She was honestly getting used to it by now. It flashed in and out throughout the normal course of the day, so how could she not? Of course, used to it, still didn't quell the queasy feeling bubbling in her gut as the sirens, the ones that sounded too much like air raid sirens, the ones that were only heard by her alert ears, blared their noisy warnings. She, still, in the back of her mind, feared when the darkness fully set in. When she could no longer see. But she chose to accept the darkness, not as a friend, not as a foe, but as a neutral happening. She could not stop it. Could not wish it away. Anytime she'd try to get him to take her to a therapist, or even more a doctor, he just looked sadly into her eyes, those big brown globes of his filled with sorrow. She could do one thing, though. She could tell him. Tell him when the sirens beat against her ear drums. Tell him when everything was going dark. Tell him when she could no longer see the real world. Of course, by then, she would already be unconscious, fearing for her safety in the world she did not know. The world she did not believe. After all, it had made the visions hard to believe, with the fact that after her visions fade, they become delusional, fuzzy, and blurred. It almost felt as if she was drugged, they felt so unreal. She almost completely forgot they happened. But there was always one little mark on her body. Wether it be cut, scratch, bite, or gun shot wound (yes, that has happened before), they still resided on the same spot they were dealt to on her skin. Still admitting the same amount of pain, and registering correctly in her mind. Those were her only reminders. She thought about this, now, as she slowly became comatose, the sirens blaring in her ears, banging against her ear drums. Niggling at the back of her head, was the fear of the darkness completely shutting her out of the real world. The bubbling in her stomach was the untamed queasiness of the situation, the stress of it making her head hurt. She thought, now, as her breathing slowed, what the reminder would end up being this time.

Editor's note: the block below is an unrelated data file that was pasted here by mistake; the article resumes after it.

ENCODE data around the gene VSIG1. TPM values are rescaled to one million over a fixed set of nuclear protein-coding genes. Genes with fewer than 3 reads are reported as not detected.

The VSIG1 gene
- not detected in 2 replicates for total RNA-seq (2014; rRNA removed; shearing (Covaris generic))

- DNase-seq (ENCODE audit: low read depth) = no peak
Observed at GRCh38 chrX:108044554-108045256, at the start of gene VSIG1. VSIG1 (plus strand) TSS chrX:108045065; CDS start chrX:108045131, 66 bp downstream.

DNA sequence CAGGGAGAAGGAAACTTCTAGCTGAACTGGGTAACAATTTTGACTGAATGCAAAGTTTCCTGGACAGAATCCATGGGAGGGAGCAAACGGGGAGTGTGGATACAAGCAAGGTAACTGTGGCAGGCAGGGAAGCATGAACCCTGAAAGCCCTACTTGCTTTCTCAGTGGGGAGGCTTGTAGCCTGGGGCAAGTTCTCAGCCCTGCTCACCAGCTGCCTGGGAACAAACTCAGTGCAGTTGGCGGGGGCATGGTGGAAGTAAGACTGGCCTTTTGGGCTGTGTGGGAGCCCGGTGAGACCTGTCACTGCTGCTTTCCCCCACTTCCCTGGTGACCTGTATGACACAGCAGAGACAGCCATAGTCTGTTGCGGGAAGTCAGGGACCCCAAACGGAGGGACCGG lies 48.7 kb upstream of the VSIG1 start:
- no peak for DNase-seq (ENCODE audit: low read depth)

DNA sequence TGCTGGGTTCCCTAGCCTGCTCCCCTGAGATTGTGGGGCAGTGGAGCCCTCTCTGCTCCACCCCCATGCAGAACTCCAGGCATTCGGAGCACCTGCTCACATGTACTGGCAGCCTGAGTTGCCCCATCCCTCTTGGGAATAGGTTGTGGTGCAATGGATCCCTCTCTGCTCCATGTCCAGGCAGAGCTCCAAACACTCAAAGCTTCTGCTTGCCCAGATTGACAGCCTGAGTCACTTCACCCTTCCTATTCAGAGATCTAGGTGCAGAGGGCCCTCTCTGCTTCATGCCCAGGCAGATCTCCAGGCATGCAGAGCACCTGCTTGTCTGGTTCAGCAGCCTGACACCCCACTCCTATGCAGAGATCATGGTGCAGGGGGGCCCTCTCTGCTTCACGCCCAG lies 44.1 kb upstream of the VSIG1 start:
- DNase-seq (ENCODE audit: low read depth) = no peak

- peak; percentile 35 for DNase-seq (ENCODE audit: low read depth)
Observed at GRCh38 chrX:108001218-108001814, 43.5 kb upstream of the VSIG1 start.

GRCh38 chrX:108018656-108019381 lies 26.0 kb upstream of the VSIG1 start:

He waited patiently on the red padded armchair in her room, the bright golden swirls soft on his fingertip as he traced them, mind whirling and stomach coiling with worry. He, unlike her, could not push away the disturbing thought that these visions were real. Border lining some dangerous reality- perhaps the underworld, as she puts it- that actually houses living, breathing, creatures. He believed. Oh you better bloody believe he thought it was real. He let his hand rest from tracing the pretty golden swirls and let it subconsciously raise up to his hair to run his fingers through the short brown fluff, the front part sticking up in an unruly manner- the way he, and her, both liked it-, and the back mussed and worried with his constant anticipation encouraged scratching. He blew out a breath, his hearts pounding in his throat, ready to burst. So much for being The Oncoming storm, he sighed, annoyed, inside his mind. He knows he shouldn't be making snippy little comments like that to himself, it was rude and quite simply arrogant. But, that was him. Rude and not ginger. His mind gave up on trying to fix his worrying with snippy and self centered rude comments, and instead caved into the stress. His brow furrowed with worry as he looked at her, sprawled out on her red and golden bed, all pink and yellow. Her eyelids fluttered slightly, fingers painstakingly slowly curling around themselves. He frowned. For all he knew she could be waking up, or possibly having her shoulder torn open by a hell hound. He had always waited patiently for her, wether it be night terrors, her taking millions of light years to get ready, just to show herself to an alien plant, or wether it be when she had offered to be the cool for one night, taking an extravagantly long time, saying she was taking her time 'trying to get the right zest'. He smiled. He had loved the way she made a little trilled noise on the Z. The food had tasted horrible, by the way. Like eating out of a pigsty. He almost laughed at this. But the tiny little thought that popped into his mindset that made him want to punch the wall in anger stopped him. 'But that was before the visions.' He closed his eyes, not realizing how tired he had become. With all the stress of the day, especially with the hard work of recalibrating the TARDIS before she threw a fit. His eyes burned almost comfortably under his eyelids, his mind beginning to wander, his muscles relaxing. It wasn't until he was being shaken awake by the TARDIS excerpting a large amount of ruckus from the control room, did he realize he had fallen asleep.